2) Peer pressure and “herd mentality”. One of your commenters mentioned business school. I attended a top business school a few years ago, and it was one of the worst experiences of my life. Even you’re not interested in banking/consulting, you still be under a lot of pressure to “conform” and try those career paths. People think you’re a loser if you’re not on the banking/management consulting tracks. I think some undergraduate business programs have similar peer pressures.

    I now have my kids now. Here is what I’m doing:

    1) let them find their own voice (the one or two things they really love to do 24by7)

    2) have them to take on a variety of internships/apprenticeship early on so that they know how the working world works

    Again, thanks for the thought provoking post!

  • Great post! Most important topic of all, i.e., what kind of human capital will you have?

    I was SO lucky to have 8 yrs of Montessori “education” (freedom to explore) at the start of my “education”. That kept me from becoming another brick in the wall AND gave me a love for learning that I could use in HS, college and the PhD.

    Remember that a State education give you what serves the STATE!

  • Ben,

    I think you’re spot on with your bottom line! Formal schooling tends to beat the ‘experimenter’ and the ‘curious dabbler’ out of us.

    The early 20s are a great time to relearn how to be curious and explore the world on your own terms, not those of some uninspired teacher going through the motions.

    You won’t know something’s your calling until you try it, so the best approach is to experiment with many different paths until one hooks you.

  • I don’t know, I think it’s up to each individual to work out their own questions AND answers and while I don’t doubt that institutionalised education has its drawbacks, blaming the ‘system’ seems a little… lame. Truth is we like the mind-numbing pap of conformity & inertia – it’s warm & cozy & secure, that’s why we create, gravitate towards and stay in those institutions. There’s a certain herd mentality to complaining about the herd mentality. If you want to be different, go out and be different, don’t sit around complaining about what’s stopping you from being different.

  • I graduated college last year, and I’m still amazed at how many of my peers (and younger) take forever to find out their “calling” or career. I guess what I’m amazed at is how many people are still telling young people that they have to pick their career at age 17 and stick with it, without telling them what really lies ahead: most 50 year-olds are still figuring out what they want to do next (and that’s not a bad thing, per se).

    While unfocused career-hopping is never good, focused and strategic exploring should be encouraged (!) not just allowed. If society accepted that the process to figure out your passion or ideal career is long-term and needs to weigh a whole slew of important factors, then young adults would probably find out sooner.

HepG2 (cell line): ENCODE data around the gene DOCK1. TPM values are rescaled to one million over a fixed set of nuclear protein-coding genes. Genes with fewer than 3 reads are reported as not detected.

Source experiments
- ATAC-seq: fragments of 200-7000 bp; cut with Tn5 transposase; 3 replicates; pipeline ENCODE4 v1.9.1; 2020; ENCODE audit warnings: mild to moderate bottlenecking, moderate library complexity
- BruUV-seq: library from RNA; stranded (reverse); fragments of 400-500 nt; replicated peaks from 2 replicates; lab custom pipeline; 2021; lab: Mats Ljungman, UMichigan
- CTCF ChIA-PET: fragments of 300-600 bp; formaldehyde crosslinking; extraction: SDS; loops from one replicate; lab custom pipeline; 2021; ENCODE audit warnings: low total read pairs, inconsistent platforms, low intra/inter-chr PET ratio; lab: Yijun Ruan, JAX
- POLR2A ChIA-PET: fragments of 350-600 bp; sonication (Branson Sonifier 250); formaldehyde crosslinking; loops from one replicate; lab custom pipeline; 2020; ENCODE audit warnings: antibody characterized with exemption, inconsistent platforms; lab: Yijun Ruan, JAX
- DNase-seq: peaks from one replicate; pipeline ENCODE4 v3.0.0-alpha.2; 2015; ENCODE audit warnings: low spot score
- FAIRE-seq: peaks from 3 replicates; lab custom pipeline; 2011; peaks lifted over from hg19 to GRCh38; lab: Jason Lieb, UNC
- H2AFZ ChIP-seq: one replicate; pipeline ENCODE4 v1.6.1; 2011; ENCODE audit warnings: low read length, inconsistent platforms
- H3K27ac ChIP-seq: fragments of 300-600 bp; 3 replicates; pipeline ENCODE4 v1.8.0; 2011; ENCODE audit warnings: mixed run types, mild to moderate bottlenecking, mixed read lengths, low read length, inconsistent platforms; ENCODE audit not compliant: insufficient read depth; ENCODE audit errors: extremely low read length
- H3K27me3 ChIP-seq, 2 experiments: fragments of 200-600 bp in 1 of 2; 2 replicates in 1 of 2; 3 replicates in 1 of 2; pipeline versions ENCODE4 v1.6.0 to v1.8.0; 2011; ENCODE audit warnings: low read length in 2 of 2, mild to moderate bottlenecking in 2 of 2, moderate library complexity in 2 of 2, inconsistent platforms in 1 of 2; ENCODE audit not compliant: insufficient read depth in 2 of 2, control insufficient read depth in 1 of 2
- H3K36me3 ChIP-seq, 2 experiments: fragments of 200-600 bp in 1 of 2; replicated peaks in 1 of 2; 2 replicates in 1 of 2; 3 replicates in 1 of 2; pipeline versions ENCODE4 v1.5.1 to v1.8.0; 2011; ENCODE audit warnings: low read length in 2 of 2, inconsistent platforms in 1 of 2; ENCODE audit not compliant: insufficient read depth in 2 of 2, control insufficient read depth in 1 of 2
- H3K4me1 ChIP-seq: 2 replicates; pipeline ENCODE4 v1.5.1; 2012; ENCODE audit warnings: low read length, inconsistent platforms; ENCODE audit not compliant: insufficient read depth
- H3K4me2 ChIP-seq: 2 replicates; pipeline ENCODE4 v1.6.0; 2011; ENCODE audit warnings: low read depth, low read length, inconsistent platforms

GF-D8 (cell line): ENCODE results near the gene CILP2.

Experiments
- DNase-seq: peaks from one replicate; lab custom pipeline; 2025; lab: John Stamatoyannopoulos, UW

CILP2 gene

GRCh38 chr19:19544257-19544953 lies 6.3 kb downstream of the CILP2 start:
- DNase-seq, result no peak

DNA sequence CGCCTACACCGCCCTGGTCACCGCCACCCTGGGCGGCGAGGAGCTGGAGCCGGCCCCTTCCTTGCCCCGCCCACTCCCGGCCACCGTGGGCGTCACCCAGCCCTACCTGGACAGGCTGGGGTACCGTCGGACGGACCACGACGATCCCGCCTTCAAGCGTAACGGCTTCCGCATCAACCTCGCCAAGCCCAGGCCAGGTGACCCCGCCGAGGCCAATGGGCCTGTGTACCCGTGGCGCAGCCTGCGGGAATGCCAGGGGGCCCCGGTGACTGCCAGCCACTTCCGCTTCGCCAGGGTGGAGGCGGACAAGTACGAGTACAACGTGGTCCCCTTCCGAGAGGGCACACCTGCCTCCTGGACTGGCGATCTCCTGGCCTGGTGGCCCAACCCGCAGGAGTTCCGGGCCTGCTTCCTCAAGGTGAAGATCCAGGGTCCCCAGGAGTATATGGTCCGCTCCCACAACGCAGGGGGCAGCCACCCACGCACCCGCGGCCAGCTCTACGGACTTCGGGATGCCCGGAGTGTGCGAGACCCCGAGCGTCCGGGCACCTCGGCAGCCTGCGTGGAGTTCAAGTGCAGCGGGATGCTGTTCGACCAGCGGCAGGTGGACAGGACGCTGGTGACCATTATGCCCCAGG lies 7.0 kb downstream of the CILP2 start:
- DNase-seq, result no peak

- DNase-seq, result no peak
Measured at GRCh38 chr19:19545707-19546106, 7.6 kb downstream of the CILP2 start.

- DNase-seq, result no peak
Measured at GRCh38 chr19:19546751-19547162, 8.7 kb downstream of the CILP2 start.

The other topic this relates to is that our college system doesn’t encourage risk. Like in business, we should be taking risks and throwing ourselves into a profession, instead of waiting until end of junior year to do an observational internship. Risk, fail, learn about yourself, and keep moving on. That’s real education.

  • Interesting piece Ben.

    I’m 45 and I begun life in Europe without a university education. It was my choice to pursue my sport rather than an education. I loved computers (IT), but I hated my IT teacher and he hated me. I flunked my IT A’Level …and Economics too.

    After an unpaid international sporting career I sat down at 30 and established that my dream would be to write for a sports magazine. I did a few writing courses but the trouble was, there was only one magazine of its type in my country. I did a low cost correspondence course a launched a career as a copywriter. Two years later I became the editor of the sports magazine and five years later I was global (unpaid) communication director for the world governing body of the sport.

    That magazine role was my passion fulfilled, by it paid poorly. It was however the spring-board to the IT career that I had dreamed about as a teenager and I began working for a company for free and learning from books.

    Years later, I’m 45 and I have worked as an independent management consultant across the world and most of my work is in Europe and the United Arab Emirates these days.

    I help governments and global companies and I command ridiculous fees, but I say this not to boast. I say it to illustrate the fact that whilst a formal education is great, it is not necessary to do well in one’s chosen career.

    In between the sweet sounding story above were many years of financial struggle, dozens of dead-end jobs and thousands of job applications.

    The interesting thing is, my career is still evolving and I am also still pursuing other interests.

    If you want something enough – formal education or not – you can have it.

  • Couldn’t agree more. I think the formal education system really needs to be changed. I think the current system of breadth and all works, but only up to a certain point. It works for the basics (we all need to have basic reading/writing and math skills, for example), but past a certain point – maybe elementary school – it doesn’t work.

    I’m really glad to see more and more people talking about these issues, because I think it’s really important and needs to be rectified.

  • Very well said indeed… I do feel, though, that there is a little more to formal education. One of the things that my formal education gave me, was the resources and platform to explore and “ask questions”.

    While I agree that the method of teaching itself and the education system as a whole doesn’t encourage such explorations as you mentioned, formal education system does provide the infrastructure for it.

    Whether a person utilizes this to help figure out his/her calling or explore new areas, and ask question, is what really matters. Unfortunately the education system and the society is doing nothing to encourage such behaviour.. And many times because of the mechanism in place for grading and appraisal, many students are forced to leave their creativity and exploration so that they can get that peice of paper which the society values so much..

    I just think that the issue is far larger than just formal education, and we shouldn’t blindly blame just the formal education system, but also all the other things which are also the cause..